Let’s face it, long sessions aren’t everyone’s cup of tea at this time of year, so how does one of the UK’s top carpers, Steve Spurgeon, go about catching on shorter, day-only trips?

1 - Location Is Everything

Let’s start with setting your goals for the session and, perhaps, your campaign. Are you just going to flit from one water to another and have the odd day session here and there, or is it going to be a regular thing to the same water?

Whichever you decide, venue choice is vital. I have been doing quite a few short sessions, anything from a few evening hours through to full days from dawn til dusk, on Braxted Fishery’s Reservoir. This lake has a good head of carp and offers the real chance of a few winter bites. Although there are a lot of newer stockies around 6-10lb there are also a lot of doubles and 20-pounders. It’s the perfect venue for some winter fishing and is days-only, so there are no cold, uncomfortable nights for me at this time of year. Finding yourself a similar venue – this one is on a Chelmsford club ticket, but everybody should have something similar somewhere near them. It’s really not about fishing huge, under-stocked waters at this time of year, unless you’re either hardcore or insane, which are probably the same thing!

Let’s assume that you are going to visit the venue regularly over the winter months. It’s going to pay dividends getting to know the place and making notes, which I do on my Swim Mapper. This will save you a lot of time and effort on your next trips. Today is a typical example of a cold, wintry day which, although clear at the moment, has a forecast of a fair few inches of snow later on, the first snow of the year in fact. When I arrived, the wind was bitterly cold and blowing from the East, usually the coldest winds we get in winter. So, the east bank was the most obvious option, as the fish were almost certainly going to back off the cold blow. Although the sun would not hit this bank until much later on, if at all, I figured that the coldest water would be on the far side, and the carp would not find it too comfortable on that side of the lake.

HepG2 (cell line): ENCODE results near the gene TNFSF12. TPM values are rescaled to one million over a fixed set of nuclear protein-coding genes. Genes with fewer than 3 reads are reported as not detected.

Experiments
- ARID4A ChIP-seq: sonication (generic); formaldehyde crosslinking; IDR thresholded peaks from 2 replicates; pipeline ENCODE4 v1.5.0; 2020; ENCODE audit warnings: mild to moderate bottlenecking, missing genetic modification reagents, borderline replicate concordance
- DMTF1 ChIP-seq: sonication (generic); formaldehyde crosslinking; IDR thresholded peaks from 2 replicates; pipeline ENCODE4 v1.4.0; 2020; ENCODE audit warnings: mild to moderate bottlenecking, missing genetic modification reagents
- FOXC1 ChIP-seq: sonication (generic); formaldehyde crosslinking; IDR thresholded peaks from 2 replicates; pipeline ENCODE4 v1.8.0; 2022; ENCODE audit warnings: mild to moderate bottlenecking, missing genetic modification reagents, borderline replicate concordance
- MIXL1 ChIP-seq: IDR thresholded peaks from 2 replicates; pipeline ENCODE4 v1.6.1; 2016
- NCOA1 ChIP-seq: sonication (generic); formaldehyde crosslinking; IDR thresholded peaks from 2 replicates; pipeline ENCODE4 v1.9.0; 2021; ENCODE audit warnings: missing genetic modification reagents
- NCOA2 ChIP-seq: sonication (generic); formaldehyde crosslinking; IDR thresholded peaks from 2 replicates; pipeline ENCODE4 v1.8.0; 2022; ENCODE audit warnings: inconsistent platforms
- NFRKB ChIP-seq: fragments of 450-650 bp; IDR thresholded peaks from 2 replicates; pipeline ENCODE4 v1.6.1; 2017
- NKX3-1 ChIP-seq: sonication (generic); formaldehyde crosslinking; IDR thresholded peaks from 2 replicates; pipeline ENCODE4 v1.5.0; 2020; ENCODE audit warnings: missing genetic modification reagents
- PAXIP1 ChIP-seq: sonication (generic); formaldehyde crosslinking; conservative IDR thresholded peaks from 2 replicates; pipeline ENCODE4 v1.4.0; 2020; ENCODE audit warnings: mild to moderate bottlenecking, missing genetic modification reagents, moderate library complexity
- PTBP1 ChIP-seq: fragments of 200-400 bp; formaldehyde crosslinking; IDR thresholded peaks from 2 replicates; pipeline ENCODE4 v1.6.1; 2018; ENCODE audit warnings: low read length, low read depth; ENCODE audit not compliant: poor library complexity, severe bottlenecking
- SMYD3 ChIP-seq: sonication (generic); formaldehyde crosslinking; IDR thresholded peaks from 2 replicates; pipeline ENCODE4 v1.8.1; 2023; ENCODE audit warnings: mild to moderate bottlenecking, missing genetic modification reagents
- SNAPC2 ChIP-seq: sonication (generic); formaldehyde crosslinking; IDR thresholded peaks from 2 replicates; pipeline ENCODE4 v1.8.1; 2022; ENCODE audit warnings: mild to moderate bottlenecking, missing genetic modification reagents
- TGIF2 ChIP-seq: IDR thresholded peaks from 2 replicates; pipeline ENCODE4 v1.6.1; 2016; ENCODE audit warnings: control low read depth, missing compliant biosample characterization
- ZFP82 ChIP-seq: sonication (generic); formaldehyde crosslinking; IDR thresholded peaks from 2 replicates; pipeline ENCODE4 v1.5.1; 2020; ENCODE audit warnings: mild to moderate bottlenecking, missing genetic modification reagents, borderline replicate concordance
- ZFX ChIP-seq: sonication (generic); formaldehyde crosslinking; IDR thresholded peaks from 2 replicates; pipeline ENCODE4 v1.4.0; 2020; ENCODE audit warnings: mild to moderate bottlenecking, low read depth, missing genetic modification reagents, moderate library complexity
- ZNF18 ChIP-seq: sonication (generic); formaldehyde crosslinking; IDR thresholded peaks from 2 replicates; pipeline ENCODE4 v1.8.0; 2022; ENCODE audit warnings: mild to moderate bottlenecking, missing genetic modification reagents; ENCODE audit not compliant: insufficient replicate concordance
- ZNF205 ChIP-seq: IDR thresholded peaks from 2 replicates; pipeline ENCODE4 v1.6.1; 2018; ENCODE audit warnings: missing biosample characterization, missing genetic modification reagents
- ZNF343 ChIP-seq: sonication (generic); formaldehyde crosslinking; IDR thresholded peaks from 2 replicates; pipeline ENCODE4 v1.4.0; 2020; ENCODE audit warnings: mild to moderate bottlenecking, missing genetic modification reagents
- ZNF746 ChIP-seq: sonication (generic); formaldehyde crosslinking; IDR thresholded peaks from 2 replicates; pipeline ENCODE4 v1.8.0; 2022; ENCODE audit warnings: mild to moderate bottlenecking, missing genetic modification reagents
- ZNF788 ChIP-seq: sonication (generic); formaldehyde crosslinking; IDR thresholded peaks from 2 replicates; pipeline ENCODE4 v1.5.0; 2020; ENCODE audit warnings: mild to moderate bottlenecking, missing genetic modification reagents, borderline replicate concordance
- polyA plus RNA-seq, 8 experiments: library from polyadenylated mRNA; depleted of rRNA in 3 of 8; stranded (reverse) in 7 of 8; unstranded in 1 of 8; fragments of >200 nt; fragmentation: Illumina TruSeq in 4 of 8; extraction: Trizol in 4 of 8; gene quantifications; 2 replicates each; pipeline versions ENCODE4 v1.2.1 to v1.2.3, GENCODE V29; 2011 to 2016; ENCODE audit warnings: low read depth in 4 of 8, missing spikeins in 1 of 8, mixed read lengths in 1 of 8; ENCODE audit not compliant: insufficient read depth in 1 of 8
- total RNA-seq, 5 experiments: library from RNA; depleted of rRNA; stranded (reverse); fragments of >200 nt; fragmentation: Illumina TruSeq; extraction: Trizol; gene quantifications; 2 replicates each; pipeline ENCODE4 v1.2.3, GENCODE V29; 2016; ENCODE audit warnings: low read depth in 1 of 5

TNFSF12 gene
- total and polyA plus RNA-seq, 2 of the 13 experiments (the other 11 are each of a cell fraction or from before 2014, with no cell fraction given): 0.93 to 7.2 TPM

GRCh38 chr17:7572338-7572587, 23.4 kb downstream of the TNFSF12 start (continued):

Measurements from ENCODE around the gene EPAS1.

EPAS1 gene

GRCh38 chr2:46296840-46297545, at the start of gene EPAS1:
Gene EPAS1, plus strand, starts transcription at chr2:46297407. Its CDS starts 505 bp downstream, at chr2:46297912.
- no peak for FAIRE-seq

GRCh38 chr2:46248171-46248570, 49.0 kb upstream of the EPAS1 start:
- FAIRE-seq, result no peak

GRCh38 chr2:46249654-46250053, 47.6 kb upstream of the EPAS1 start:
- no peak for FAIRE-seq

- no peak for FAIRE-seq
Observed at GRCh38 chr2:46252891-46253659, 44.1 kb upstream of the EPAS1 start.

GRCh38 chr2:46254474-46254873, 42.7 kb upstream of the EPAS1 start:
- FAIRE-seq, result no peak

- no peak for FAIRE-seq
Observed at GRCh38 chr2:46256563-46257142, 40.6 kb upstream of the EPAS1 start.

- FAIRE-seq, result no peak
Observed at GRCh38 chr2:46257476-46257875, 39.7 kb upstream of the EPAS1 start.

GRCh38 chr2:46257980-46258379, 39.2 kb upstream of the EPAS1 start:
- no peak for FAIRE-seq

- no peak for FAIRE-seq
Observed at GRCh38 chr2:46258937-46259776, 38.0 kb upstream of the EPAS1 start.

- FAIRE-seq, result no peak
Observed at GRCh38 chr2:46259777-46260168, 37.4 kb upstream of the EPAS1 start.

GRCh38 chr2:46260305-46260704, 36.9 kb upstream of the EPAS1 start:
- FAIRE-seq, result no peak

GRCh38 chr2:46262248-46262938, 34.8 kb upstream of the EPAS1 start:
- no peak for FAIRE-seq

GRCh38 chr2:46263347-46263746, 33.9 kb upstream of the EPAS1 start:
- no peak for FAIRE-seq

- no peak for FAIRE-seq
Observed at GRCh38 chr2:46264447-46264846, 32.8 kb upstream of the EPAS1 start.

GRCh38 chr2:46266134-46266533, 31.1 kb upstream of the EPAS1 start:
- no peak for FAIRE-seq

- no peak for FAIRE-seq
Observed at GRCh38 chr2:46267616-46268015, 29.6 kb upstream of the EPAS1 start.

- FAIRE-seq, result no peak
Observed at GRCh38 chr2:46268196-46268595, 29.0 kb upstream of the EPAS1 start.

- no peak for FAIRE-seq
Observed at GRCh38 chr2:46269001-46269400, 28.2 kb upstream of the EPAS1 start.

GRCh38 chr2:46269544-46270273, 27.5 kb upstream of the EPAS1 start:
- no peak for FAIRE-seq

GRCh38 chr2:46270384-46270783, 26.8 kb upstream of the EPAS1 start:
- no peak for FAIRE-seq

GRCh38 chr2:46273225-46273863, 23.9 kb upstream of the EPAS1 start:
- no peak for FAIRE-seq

The lake isn’t particularly big so I could always make a longer cast, or move if I felt the need later in the day, provided nobody else turned up and fished the opposite swims. So, I chose the first swim on the east bank, from which I knew a few spots already and I wasted no time in getting set up, still in total darkness. The carp on this lake, while numerous, tend not to move around all that much in the colder months, and you’ll find this is the case on most venues. The swim I’d chosen gave me lots of options, including the deeper areas of water where I think the carp often hang out, although I could move easily along the east bank if I needed to, which we’ll get to later. While in the swim, however, I make every effort to watch and listen for carp. If you’re setting up in the dark you’ll be amazed at how your lack of vision heightens your other senses and you’ll be able to hear any carp crashing, and pinpoint their location, even if you can’t see them.